Horror is such a malleable genre that you can mash it up with almost anything. There are subgenres that involve different kinds of monsters, and there are subgenres that pull in other elements. You can see movies and shows that involve comedy, body, folk history, found footage, Gothic elements, natural elements, slasher, teen, psychological, gore, and many others I'm sure you'll tell me about in the comments.
Here's what you really need to know. There are four main horror areas: Killers, Monsters, Paranormal, and Psychological Horror.
Everything else kind of fits underneath them.
What are Horror Genre Characteristics?
Horror film and TV shows are designed to frighten and panic audiences. You want people leaving theaters or hiding while watching shows because you've invoked our hidden worst fears, often in a terrifying, shocking finale.
The AMC site defines horror as, "Whatever dark, primitive, and revolting traits that simultaneously attract and repel us are featured in the horror genre. Horror films are often combined with science fiction when the menace or monster is related to a corruption of technology, or when Earth is threatened by aliens. The fantasy and supernatural film genres are not synonymous with the horror genre, although thriller films may have some relation when they focus on the revolting and horrible acts of the killer/madman. Horror films are also known as chillers, scary movies, spookfests, and the macabre."
Examples of the Horror Genre in Movies and TV
When we look at movies and TV show within this genre it's hard to narrow down the perfect list of examples. There are so many horror moves and TV shows to pick from, but I wanted to highlight a few here.
I think these are shows and films that you can classify as straight horror, no mashups.
First, Netflix just dropped The Haunting of Bly Manor, a spiritual sequel to their The Haunting of Hill House. From the mind of Mike Flanagan, it takes typical haunted house stories and turns them into a series.
The Haunting universe works because it develops its characters thoroughly and makes us feel horror on an emotional level, as well as a traditional level. The first season was about the horror a family experiences after a suicide. The second season followed characters feeling the horror of falling in and out of love.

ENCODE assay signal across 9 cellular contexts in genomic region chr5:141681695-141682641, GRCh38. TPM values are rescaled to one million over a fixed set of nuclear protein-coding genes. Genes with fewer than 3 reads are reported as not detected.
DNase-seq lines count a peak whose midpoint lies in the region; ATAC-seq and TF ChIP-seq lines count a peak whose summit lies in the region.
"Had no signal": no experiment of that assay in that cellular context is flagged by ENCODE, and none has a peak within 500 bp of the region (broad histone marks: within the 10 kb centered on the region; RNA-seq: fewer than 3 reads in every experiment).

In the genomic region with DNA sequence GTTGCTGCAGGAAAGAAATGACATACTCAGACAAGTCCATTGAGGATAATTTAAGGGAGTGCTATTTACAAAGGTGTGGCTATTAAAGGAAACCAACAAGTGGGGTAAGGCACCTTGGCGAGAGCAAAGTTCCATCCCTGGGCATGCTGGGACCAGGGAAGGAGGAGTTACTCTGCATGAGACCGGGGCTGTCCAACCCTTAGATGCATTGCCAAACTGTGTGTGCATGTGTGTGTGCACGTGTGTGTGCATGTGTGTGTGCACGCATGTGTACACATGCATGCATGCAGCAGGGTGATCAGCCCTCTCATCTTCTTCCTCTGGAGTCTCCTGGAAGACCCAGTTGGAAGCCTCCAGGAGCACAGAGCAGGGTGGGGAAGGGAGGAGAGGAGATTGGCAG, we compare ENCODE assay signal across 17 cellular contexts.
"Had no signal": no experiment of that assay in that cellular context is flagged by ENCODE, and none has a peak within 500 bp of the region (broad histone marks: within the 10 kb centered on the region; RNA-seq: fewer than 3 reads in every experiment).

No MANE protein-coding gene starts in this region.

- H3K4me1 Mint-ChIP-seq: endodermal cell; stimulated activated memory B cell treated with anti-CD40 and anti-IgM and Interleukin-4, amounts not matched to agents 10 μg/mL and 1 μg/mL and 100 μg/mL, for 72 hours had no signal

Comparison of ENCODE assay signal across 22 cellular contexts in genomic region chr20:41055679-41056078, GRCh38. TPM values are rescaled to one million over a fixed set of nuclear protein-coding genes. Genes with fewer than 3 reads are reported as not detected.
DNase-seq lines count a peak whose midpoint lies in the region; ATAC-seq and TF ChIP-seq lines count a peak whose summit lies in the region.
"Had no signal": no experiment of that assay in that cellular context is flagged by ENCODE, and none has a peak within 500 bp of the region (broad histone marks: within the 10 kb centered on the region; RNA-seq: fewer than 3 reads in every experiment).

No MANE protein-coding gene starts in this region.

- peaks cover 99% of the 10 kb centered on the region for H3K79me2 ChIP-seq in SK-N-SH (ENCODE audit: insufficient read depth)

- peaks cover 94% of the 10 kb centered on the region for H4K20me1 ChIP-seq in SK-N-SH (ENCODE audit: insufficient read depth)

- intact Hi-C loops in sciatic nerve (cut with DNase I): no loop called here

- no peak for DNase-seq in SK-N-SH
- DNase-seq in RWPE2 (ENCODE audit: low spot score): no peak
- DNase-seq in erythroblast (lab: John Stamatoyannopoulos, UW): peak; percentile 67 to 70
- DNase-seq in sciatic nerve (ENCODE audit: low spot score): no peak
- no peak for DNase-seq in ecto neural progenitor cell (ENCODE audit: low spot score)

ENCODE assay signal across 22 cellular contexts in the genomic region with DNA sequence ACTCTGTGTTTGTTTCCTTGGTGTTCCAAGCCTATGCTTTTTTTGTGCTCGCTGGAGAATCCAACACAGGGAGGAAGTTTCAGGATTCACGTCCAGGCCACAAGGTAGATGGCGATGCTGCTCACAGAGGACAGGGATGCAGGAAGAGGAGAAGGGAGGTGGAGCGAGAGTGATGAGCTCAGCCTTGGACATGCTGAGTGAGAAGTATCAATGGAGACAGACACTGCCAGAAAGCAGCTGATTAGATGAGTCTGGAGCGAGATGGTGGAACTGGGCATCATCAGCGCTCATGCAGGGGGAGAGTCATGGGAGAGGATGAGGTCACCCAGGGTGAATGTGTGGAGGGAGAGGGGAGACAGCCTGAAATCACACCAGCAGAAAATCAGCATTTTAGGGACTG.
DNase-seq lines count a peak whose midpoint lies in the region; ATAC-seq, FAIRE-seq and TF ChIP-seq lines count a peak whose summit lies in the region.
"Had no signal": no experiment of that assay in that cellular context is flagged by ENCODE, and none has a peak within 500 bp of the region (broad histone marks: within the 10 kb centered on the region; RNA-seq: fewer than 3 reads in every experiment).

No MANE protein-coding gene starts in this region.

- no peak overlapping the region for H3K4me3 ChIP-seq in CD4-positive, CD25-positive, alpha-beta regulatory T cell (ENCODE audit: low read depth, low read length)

Overall, horror on TV is hard, because you have to develop it in multiple episodes. Usually, mashups work best here, so there's more to talk about. Something like Lovecraft Country excels by using every episode to dig deeper into the horrors of Lovecraft.
When it comes to the cinema, there are thousands I can pick from.
We have horror adaptations like The Shining, or from Mike Flanagan again... Doctor Sleep.
I think Hitchcock's Psycho was so important to the jumps and scares we see today. Or a slow burn like The Sixth Sense, which rocketed the genre forward and helped it be taken seriously again. That hadn't really happened since The Exorcist.
How about Mary Harron's take on the dark underbelly of corporate America in American Psycho? There is a wealth of fresh perspectives to be found in the work of horror directors like Karyn Kusama, Coralie Fargeat, and Jennifer Kent.
Of course, we can look at franchises like Nightmare on Elm Street and Scream and even The Conjuring and see how horror takes off and becomes part of the cultural lexicon.
Movies and shows like this take off because audiences cannot get enough of the thrills and chills. Whether it's the spooky season or now, horror can take over and keep people on edge. You can release these movies around any time of year, and they can be a hit.
You can put them on streamers and find their audience.
And you can mash them up with every other genre and create something new and exciting.
Mash-up Potential for the Horror Genre
Some subgenres of horror film include comedy horror, folk horror, body horror, found footage, holiday horror, psychological horror, science fiction horror, slasher, supernatural horror, Gothic horror, natural horror, zombie horror, and teen horror.
These all open you up to mashing up other genres with horror. Creative mixes help capture the horror audience and put a spin on the tropes.
Think about movies like The Mummy, which adds adventure. Or even something like Shaun of the Dead, which adds comedy.
Or what about a show like Dexter? Police procedural meets serial killer.
Summing up the Horror Genre in Movies and TV
It's hard to look at a genre like this and not feel the awe of human terror. We have so many things we are afraid of, and we put them all out into the open for audiences to relate to. Horror is evolving as more and more people get voices.
We read and see new stories every day. Horror is one of our most interesting genres because it continues to change with the times. It's always in flux, and it's always going to be with us.
From the works of Jordan Peele to a movie like Promising Young Woman, horror allows you to get something off your chest and find audiences who relate. So what do you have to say? And can you say it with blood spatter?
Horror might be for you.
What's next? Learn every film genre!
Film and TV genres affect who watches your work, how it's classified, and even how it's reviewed. So how do you decide what you're writing? And which genres to mash-up? The secret is in the tropes.
Click the link to learn more!